Nelson Mandela Foundation.

This was Madiba’s post presidential office from 2002 – 2010.

A permanent exhibition of Madiba’s life. The glass enclosure in the middle represents his cell on Robben Island.

The Nelson Mandela Foundation is situated at 107 Central Street, Houghton.  It’s advisable to check what days one can visit on or otherwise just keep an eye open for the many temporary exhibitions that are held there. (

Houghton Estate is really spoilt for choice when it comes to green spaces – from The Wilds and Killarney Country Club to the beautiful Houghton Golf Club where you can enjoy a drink or meal overlooking the greens.

Houghton Golf Club.,+Johannesburg,+2198



My journey with – The long march to Freedom.

My journey with The Long March to Freedom started way back in 2015 when on a visit to One Eloff in  downtown Johannesburg, I visited the studio of Nkhensani Rihlampfu. He was working on a statue of Basil D’Olivera, the first non white South African to play English County cricket. I was in awe of the detail on D’Olivera’s jersey and the size of the statue. At this stage I did not anticipate the magnitude of this exhibition.

On my first visit to this amazing collection of statues that make up “The Long March to Freedom” exhibition (which was first located at Fountain Valley Park just outside Pretoria), we were greeted by a very friendly guide named Tumo, who took us through the park explaining each statue in detail, whilst also protecting me from the harsh sun under an umbrella while I took photographs.

The collection starts off with the first chiefs and ends with the last activists, showcasing South Africa’s struggle for liberation over a period of 350 years.

I was happy to find the completed statue of Basil D’Olivera 

The brain child of Dali Tambo (also Director of the National Heritage Project), the exhibition came about after he visited his father Oliver Tambo’s grave and assured him that he would make a statue of him to honour his part in the struggle. He heard his father’s reply from beyond the grave saying “Don’t do it just for me – do it for all of them.”

The exhibition now has close to 100 statues and has involved 40 professional sculptors, 8 South African Foundries and 5 less experienced artists who have been trained and mentored in the art of bronze sculpture. It is also the largest collection of bronze statues in one exhibition in the world.

Ida Mntwana the second president of the ANC Women’s League and first president of the Federation of South African Women. (Artist – Sarah Lovejoy.)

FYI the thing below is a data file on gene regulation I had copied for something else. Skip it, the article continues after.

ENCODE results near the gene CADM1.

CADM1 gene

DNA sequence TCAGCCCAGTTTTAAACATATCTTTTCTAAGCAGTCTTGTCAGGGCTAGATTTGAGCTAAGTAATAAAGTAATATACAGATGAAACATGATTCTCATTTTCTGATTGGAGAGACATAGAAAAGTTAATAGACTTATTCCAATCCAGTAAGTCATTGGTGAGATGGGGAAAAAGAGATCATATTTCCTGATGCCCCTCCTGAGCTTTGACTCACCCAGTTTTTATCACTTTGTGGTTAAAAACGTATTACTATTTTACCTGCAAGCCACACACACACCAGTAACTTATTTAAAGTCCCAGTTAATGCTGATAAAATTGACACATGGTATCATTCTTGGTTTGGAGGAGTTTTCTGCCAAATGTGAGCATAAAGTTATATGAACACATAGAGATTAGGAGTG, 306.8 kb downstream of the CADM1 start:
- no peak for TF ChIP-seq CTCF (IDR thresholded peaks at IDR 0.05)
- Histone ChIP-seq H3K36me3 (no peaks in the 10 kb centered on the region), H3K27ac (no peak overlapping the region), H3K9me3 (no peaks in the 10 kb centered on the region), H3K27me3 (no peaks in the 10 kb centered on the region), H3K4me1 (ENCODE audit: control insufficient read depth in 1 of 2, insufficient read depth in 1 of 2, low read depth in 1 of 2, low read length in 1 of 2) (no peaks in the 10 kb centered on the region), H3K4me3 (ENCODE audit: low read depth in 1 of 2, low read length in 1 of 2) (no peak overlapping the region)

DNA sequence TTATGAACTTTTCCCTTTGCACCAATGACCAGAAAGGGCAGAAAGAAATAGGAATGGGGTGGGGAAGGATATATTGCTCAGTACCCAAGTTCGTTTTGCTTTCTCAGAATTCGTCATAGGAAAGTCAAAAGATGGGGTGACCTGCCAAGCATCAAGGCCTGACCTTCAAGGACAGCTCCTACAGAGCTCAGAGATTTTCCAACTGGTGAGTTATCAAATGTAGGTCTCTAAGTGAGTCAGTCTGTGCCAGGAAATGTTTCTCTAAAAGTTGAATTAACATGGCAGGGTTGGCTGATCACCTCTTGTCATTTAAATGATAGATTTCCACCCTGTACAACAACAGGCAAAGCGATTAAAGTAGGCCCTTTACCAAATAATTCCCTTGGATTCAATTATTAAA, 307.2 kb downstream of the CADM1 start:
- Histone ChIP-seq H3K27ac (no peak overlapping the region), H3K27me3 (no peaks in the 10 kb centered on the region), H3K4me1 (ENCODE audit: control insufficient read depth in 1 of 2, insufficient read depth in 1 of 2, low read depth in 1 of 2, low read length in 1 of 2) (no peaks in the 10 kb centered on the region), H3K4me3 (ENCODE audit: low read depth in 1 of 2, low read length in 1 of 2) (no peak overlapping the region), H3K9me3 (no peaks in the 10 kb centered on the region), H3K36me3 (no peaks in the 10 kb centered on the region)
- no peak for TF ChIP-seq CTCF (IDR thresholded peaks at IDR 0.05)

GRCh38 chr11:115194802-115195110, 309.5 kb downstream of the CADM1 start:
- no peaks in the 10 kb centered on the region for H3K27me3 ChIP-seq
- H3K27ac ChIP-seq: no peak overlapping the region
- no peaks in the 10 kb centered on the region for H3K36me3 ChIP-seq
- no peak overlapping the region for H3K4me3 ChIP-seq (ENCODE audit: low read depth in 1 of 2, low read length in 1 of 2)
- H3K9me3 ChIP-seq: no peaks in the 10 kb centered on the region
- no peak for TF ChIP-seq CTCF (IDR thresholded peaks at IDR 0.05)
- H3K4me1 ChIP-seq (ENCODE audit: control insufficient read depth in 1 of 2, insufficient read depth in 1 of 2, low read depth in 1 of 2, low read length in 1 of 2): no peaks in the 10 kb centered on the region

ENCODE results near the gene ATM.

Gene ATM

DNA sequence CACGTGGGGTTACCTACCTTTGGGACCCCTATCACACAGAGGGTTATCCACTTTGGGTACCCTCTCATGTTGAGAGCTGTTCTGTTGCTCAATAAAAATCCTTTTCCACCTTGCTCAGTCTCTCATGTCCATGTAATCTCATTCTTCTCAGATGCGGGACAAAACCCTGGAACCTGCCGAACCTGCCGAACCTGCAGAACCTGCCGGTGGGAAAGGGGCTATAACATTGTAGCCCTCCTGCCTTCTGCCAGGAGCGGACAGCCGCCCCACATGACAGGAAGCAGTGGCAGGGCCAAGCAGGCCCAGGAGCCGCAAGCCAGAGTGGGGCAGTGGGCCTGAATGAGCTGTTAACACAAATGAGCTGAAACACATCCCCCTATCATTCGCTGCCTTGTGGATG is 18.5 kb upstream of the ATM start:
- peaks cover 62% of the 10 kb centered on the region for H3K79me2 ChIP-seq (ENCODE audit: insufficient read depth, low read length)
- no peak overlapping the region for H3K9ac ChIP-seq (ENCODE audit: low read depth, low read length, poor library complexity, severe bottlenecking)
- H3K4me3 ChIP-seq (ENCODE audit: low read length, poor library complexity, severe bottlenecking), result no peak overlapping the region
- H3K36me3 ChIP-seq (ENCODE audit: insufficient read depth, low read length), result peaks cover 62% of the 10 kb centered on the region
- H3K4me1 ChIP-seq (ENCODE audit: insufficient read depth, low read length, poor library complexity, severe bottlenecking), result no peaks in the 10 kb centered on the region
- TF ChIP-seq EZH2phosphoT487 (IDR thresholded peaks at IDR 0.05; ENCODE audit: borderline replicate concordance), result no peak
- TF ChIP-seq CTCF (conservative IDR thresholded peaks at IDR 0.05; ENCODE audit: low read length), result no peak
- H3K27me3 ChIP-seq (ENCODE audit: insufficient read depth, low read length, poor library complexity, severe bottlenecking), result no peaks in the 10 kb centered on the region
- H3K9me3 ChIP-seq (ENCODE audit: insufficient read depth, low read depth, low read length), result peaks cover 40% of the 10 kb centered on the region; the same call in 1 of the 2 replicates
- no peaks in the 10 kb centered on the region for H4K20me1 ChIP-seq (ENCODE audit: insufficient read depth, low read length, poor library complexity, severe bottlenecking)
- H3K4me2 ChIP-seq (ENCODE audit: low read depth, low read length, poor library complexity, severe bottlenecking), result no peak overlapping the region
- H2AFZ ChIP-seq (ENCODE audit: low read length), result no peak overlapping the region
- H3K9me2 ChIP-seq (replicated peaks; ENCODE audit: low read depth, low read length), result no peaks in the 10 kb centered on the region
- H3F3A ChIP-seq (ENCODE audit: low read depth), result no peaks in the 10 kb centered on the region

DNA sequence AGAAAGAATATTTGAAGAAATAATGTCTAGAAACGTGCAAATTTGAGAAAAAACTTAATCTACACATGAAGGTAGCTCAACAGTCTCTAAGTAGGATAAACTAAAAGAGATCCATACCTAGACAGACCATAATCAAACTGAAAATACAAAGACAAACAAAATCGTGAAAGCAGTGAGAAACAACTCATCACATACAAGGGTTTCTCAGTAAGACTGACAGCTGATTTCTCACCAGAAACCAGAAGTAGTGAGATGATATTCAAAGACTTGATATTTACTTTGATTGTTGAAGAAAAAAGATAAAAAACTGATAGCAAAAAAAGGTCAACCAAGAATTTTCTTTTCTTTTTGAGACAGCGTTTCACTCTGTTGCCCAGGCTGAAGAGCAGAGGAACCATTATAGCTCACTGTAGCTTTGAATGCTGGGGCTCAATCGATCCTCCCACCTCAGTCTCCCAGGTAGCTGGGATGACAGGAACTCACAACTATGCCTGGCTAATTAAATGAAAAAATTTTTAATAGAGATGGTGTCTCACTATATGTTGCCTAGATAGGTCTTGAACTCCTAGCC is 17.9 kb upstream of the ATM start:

Earlier this year the statues were moved to Maropeng, located in the Cradle of Humankind. This site, I feel, is far better suited to the exhibition and I love the natural surroundings  adding to the statues lifelike appearances as they march across the veld (the astro turf and close proximity of the fence that was at Fountain Valley have been left behind – thank heavens) .

I was fortunate enough to be invited to brunch at the Maropeng Hotel and the unveiling of the Winnie Madikizela-Mandela statue on Valentines day where Dali Tambo gave a wonderful talk on the role of the women in the struggle, reminding us as well that “Our dead are never dead to us until we have forgotten them, let’s keep them alive by remembering them.”

Madiba and Winnie march hand in hand.

I did enjoy my moment with Madiba at Fountain Valley before Winnie came along.

Another highlight of my journey was to be invited by 2Summers to visit Nkhensani’s studio again and one of the foundries used in the casting of these statues, The Workhorse Bronze Foundry, in downtown Joburg not too far from One Eloff. I never realised the amount of work involved in this process and now have a new found appreciation for all bronzes.

Rina Noto the studio manager at the Workhorse Bronze Foundry takes us through the process of casting a bronze sculpture.

I highly recommend a visit to “The Long March to Freedom” and while you are there explore the Maropeng Visitors Centre, maybe even book an overnight stay at the hotel.

Maropeng 2019
Some of the statues in the collection.

This is definitely not the end of my journey with this exhibition, but more like the beginning, as I share these statues, the knowledge behind their making and their role in our history with family and friends.

Tumo Bopape our wonderful guide always ready with an umbrella, be it for the heat at Fountain Valley or the pouring rain at Maropeng.